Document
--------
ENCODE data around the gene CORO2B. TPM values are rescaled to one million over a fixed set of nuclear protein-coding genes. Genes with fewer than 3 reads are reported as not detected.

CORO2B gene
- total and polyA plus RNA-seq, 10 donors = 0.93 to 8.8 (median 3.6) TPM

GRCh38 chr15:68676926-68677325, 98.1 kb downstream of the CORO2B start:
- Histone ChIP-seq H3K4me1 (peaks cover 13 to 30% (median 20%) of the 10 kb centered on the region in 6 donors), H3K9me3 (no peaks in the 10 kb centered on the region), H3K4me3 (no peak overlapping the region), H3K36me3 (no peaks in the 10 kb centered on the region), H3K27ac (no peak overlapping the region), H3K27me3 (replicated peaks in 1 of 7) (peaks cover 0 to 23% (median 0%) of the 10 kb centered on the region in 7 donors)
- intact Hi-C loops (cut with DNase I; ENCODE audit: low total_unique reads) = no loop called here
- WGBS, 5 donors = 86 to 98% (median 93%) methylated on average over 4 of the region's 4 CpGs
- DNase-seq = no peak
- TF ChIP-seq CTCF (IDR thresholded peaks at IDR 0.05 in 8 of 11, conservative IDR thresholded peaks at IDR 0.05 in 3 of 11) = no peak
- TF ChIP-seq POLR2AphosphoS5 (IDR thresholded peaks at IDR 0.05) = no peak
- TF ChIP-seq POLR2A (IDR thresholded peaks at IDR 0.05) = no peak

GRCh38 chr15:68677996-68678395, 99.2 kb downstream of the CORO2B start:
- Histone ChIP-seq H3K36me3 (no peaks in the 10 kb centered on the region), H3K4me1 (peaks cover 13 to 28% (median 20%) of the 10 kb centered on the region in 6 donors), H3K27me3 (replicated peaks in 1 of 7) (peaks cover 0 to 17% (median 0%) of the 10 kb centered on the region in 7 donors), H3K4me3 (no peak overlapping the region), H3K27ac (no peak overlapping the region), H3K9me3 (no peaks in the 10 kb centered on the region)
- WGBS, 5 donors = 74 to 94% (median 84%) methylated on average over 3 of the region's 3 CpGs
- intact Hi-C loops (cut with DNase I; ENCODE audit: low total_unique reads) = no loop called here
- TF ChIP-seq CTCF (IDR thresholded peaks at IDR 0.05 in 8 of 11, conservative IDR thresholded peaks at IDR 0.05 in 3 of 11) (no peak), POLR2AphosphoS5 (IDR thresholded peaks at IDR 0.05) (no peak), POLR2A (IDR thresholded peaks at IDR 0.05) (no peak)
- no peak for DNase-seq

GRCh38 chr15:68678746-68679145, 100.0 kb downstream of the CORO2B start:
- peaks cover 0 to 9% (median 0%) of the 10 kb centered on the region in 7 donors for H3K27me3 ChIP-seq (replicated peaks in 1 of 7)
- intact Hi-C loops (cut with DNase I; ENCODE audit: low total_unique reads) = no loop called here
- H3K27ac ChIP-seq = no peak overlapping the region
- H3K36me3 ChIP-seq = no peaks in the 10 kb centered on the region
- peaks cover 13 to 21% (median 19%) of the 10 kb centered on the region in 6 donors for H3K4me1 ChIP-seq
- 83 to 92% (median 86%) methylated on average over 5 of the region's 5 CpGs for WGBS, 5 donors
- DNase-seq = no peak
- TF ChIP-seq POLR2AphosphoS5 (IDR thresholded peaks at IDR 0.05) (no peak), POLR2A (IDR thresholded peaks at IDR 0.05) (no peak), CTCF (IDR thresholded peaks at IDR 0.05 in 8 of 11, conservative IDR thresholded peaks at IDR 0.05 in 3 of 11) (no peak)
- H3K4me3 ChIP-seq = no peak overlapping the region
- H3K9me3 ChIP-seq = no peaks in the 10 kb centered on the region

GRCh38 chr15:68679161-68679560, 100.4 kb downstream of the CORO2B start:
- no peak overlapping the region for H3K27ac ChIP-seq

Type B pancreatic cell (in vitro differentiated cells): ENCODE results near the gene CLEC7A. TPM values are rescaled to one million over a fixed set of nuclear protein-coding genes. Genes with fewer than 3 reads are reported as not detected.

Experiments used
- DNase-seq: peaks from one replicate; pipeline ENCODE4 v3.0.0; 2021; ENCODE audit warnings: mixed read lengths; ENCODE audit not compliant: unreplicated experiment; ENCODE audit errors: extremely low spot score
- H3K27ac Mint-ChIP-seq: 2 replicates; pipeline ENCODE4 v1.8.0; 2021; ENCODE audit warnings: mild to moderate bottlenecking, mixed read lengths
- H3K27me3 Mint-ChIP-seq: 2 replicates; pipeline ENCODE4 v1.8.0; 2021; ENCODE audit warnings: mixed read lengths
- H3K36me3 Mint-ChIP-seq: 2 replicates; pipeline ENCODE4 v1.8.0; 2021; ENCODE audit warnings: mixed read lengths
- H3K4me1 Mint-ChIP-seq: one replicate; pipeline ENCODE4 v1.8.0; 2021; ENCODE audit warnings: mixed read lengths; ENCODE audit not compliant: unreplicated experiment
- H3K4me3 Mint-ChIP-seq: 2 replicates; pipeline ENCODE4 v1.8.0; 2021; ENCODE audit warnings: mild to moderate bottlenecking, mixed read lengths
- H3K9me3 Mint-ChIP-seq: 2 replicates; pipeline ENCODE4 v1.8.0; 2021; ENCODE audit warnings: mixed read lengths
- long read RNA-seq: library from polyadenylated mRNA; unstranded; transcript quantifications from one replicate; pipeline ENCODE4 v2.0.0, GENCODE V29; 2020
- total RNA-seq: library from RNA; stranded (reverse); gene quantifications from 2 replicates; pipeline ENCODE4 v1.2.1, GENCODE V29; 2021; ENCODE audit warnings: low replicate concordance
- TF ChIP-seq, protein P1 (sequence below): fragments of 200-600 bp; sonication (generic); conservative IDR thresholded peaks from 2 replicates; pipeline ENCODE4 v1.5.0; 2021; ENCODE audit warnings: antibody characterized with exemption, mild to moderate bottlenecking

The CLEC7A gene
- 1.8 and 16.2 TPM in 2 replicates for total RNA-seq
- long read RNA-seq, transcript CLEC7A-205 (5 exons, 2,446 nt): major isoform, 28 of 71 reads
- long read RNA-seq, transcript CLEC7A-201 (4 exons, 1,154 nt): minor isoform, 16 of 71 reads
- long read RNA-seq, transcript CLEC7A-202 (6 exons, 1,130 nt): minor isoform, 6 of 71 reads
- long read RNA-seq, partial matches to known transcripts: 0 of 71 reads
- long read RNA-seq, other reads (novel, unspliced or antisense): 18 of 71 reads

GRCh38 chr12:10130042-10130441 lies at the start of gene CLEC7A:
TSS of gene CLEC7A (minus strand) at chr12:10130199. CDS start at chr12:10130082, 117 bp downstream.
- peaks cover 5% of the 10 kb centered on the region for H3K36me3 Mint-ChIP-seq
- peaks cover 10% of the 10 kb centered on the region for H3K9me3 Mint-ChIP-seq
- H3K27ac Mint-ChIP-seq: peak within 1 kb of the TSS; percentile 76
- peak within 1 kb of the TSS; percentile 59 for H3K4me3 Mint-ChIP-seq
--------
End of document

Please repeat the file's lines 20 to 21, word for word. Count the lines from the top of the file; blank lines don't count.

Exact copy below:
- intact Hi-C loops (cut with DNase I; ENCODE audit: low total_unique reads) = no loop called here
- H3K27ac ChIP-seq = no peak overlapping the region